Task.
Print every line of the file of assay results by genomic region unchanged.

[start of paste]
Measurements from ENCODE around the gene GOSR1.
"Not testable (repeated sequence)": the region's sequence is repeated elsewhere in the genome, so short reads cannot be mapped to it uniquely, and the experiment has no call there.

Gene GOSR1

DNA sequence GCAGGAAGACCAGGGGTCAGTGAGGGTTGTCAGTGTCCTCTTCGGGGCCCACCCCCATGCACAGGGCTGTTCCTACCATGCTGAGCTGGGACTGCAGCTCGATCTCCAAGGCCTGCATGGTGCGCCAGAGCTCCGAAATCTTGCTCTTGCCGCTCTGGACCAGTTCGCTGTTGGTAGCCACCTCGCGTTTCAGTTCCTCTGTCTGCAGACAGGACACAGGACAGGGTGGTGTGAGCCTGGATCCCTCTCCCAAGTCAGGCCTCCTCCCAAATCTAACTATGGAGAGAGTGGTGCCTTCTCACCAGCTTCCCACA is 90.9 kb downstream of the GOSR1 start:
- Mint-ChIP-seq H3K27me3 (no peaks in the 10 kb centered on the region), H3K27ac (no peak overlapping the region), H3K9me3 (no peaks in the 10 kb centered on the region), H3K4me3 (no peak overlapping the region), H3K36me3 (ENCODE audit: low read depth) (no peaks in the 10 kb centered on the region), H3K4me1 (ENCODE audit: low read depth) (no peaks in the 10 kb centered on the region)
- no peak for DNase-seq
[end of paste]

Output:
Measurements from ENCODE around the gene GOSR1.
"Not testable (repeated sequence)": the region's sequence is repeated elsewhere in the genome, so short reads cannot be mapped to it uniquely, and the experiment has no call there.

Gene GOSR1

DNA sequence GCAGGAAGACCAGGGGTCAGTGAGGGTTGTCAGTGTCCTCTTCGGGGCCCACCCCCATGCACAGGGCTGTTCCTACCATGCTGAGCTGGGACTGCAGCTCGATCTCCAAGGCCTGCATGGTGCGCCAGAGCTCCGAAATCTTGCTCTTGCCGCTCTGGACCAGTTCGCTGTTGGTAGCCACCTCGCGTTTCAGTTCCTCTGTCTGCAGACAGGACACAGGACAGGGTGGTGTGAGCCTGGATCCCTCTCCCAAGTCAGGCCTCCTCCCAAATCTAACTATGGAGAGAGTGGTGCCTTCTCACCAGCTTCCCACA is 90.9 kb downstream of the GOSR1 start:
- Mint-ChIP-seq H3K27me3 (no peaks in the 10 kb centered on the region), H3K27ac (no peak overlapping the region), H3K9me3 (no peaks in the 10 kb centered on the region), H3K4me3 (no peak overlapping the region), H3K36me3 (ENCODE audit: low read depth) (no peaks in the 10 kb centered on the region), H3K4me1 (ENCODE audit: low read depth) (no peaks in the 10 kb centered on the region)
- no peak for DNase-seq